What’s going on here? Why do they have a conference like this? Taiwan is a rich country with a good education system. Different then main land China they do not have to overcome 50 years of communism. That is why they live here because as Nationalists they were the ones that were able to get away. And during all those year they have built a prosperous country. But the industry like everywhere in the western world is declining due to lower wages in China. Even the Taiwanese capitalists replace their production facilities. So the question comes up: what’s next.

This was not the first time for me in Taiwan. I was here there years ago on a meeting of a week, with INTA, discussing the future of Taichung, a big city slightly more to the North. We discussed everything: Politics, economy, food, architecture, tourism, and all the other things there are to discuss. So I knew that my ideas about the creatification of the economy needed some caution. But I started to see that Tainan was a bit different, more cultural. Not easy for an outsider to see.

Listening to all the speeches, sitting in the hotel, having dinner with the hosts, and after that wandering through the city, I started to see that this place scores very high on hospitality and safety. Maybe what is missing is the self-expression you expect to see in a country that wants to transform in a more creative direction. There is not so much one could call heritage. There may be much more knowledge than creativity. But the country is very well connected to the rest of the modern world: its all there, the espresso bars, the Mercedes’s, the BMW’s, the jeans, Armani and Mac Donald’s.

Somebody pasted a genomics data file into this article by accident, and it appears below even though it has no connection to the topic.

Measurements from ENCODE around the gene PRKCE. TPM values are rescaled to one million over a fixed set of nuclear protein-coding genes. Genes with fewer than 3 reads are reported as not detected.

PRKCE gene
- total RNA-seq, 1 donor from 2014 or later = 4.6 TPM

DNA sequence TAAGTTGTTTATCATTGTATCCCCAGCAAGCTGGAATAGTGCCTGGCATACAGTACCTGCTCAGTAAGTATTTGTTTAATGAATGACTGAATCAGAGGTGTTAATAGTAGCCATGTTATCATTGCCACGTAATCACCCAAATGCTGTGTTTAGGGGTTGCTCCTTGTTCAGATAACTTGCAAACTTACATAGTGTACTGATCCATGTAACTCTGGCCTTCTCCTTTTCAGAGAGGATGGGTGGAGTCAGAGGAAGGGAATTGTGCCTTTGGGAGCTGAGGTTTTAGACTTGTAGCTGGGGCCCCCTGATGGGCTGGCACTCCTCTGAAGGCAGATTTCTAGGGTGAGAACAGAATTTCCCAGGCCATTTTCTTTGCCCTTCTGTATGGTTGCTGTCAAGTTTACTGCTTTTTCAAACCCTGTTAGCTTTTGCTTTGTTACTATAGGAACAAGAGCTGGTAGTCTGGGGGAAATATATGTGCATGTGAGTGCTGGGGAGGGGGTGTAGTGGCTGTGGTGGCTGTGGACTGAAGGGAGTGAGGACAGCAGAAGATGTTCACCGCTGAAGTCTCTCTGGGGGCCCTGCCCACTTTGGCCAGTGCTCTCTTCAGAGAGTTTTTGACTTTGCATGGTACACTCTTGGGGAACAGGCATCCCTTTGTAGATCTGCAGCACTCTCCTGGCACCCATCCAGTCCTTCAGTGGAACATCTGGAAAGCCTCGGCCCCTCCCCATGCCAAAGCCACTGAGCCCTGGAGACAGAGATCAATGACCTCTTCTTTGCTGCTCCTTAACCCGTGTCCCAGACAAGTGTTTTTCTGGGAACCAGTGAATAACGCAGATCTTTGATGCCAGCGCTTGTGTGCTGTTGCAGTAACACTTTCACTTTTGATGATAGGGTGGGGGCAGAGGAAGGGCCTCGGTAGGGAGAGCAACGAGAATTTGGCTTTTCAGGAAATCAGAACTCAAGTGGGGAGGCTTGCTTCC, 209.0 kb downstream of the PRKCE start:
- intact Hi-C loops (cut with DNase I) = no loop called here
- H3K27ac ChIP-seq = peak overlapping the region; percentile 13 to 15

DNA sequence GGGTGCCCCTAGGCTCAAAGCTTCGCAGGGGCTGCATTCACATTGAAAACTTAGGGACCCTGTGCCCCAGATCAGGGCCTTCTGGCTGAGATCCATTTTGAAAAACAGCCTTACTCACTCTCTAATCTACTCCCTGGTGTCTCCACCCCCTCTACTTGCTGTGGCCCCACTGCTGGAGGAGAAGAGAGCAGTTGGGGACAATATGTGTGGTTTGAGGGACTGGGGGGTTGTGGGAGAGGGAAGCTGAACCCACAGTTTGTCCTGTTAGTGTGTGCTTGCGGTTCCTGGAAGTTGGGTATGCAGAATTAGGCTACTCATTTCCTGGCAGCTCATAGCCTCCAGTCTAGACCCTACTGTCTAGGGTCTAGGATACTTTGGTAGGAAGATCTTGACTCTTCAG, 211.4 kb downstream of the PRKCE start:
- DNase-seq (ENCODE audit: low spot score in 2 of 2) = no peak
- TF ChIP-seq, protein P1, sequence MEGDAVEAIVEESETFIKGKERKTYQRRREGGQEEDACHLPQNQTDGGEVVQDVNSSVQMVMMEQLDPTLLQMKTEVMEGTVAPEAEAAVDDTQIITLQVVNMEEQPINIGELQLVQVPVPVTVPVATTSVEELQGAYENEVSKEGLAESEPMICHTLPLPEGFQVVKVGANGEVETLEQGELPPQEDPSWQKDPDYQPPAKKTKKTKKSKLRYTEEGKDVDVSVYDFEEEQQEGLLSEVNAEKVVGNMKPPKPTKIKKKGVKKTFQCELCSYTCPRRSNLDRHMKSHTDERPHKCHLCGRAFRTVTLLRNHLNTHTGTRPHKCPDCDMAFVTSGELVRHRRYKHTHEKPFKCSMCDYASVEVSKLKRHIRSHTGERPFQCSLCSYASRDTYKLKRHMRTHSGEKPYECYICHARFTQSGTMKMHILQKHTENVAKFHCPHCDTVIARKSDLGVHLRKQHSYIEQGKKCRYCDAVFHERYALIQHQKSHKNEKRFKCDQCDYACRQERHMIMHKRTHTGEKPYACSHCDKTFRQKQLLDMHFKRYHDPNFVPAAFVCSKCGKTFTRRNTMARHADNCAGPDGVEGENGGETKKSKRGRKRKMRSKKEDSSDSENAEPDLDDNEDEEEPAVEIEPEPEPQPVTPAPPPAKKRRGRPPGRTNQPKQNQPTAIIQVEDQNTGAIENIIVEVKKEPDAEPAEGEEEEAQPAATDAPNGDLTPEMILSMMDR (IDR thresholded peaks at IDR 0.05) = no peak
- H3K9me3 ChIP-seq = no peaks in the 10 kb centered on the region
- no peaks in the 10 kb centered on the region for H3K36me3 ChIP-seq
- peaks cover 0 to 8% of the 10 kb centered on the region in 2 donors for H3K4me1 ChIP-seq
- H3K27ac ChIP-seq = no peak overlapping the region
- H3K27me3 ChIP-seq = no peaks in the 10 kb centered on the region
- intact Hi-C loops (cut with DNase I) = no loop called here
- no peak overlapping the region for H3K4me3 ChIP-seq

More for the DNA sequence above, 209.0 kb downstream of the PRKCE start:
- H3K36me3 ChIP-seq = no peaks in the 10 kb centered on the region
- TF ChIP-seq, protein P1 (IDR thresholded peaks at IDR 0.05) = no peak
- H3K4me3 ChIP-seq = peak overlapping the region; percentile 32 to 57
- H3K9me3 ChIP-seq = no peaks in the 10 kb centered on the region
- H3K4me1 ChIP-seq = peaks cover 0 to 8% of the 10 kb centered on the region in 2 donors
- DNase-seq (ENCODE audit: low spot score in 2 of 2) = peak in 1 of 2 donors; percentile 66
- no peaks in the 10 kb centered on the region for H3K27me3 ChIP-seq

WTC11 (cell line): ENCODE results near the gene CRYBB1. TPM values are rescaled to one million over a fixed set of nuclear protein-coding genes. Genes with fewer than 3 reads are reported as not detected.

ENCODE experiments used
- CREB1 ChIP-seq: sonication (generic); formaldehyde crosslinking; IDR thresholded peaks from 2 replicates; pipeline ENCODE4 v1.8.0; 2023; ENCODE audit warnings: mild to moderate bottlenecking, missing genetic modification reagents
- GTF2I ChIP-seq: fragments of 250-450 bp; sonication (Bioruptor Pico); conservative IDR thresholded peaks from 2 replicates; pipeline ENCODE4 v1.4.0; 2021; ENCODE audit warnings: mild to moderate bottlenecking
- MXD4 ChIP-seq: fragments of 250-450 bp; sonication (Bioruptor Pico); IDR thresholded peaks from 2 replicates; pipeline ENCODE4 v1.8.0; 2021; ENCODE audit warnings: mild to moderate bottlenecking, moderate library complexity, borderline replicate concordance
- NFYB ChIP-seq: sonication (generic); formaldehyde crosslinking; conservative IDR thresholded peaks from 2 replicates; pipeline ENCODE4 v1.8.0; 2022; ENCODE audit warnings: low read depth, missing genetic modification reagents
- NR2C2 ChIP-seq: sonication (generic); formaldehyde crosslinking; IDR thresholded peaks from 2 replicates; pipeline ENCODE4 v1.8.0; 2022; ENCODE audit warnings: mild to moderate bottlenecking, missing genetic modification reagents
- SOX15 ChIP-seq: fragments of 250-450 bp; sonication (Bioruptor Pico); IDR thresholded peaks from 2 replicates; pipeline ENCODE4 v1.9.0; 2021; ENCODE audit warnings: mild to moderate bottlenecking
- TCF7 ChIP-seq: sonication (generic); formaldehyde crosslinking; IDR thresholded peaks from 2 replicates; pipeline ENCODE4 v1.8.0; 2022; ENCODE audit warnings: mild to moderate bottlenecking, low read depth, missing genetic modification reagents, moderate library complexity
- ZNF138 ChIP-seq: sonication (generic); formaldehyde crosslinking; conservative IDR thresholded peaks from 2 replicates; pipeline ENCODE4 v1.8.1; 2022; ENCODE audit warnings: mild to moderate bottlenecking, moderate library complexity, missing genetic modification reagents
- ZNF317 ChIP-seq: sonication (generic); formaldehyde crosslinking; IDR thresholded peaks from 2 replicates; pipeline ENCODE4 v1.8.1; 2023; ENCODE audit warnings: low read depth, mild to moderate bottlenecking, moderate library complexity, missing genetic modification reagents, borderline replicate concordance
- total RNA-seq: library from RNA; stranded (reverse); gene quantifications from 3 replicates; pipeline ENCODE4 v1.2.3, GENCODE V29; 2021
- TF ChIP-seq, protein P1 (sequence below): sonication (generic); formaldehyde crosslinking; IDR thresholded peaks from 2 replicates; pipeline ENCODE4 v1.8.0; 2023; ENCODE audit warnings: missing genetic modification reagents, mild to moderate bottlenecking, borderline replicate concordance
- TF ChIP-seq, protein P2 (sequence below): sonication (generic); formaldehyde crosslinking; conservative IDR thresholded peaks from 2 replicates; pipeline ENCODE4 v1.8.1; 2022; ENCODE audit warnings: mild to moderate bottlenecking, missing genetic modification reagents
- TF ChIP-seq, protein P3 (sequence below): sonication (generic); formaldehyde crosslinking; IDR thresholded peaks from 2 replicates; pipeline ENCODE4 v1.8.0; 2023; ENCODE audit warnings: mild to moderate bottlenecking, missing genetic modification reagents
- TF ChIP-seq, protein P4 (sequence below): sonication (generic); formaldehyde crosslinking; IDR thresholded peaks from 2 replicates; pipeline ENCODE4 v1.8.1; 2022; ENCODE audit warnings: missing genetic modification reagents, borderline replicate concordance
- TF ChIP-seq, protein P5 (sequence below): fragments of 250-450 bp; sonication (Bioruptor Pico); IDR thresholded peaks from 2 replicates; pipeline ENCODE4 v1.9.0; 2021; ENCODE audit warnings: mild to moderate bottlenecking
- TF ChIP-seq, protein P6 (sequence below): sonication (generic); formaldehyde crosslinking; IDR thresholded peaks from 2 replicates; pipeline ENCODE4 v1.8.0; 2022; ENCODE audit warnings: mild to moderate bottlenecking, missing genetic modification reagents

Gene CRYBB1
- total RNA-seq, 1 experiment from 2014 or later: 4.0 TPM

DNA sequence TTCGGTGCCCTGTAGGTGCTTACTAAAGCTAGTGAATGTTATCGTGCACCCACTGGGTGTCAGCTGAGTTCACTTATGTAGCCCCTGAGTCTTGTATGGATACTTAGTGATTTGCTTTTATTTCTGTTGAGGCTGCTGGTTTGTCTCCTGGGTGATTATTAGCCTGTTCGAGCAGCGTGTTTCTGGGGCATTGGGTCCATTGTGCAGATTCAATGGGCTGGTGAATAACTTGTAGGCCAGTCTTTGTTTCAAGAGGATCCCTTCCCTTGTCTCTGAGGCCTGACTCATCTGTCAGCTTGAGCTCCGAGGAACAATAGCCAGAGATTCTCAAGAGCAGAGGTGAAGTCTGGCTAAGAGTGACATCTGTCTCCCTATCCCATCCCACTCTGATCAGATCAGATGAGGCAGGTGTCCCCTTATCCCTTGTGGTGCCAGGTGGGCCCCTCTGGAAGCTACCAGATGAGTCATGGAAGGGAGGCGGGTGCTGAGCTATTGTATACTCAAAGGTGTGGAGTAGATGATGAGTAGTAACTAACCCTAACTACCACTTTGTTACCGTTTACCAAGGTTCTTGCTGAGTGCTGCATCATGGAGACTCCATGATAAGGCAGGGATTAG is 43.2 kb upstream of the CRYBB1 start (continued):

The big experiment can start right here. What can this country be in its post-industrial age? Do they know that their main asset is their talented young people? Do they know that it is far more important to allow these highly talented youngsters to build their own future in a new and creative way? It’s all there: space, talent, and entrepreneurship.

Peter Kagayama, Evert Verhagen, David Flemming, Rebecca WurzburgerThinking about main land China and the big transformation that is taking place there today; I started to think this might be what China is going to be, what it is going to look like in the near future. Chinas biggest problem is the shortage on arable land, which accounts for only 14% of that country. This is the main reason they have to go upwards when they want to expand their cities. There simply is not the possibility to lose more arable land when you want to feed 18% of the worlds population. In Taiwan the reason maybe different, there seems to be enough arable land but there is not enough land to build houses for the huge population. So the only way is up. Maybe Taiwan shows us what China will be in twenty or thirty years. Like Hong Kong and Shanghai Taiwan will always be a separate and different part of China. But one way or the other, China it is and will be. It was great to be there and have the opportunity to think about it and to discuss it.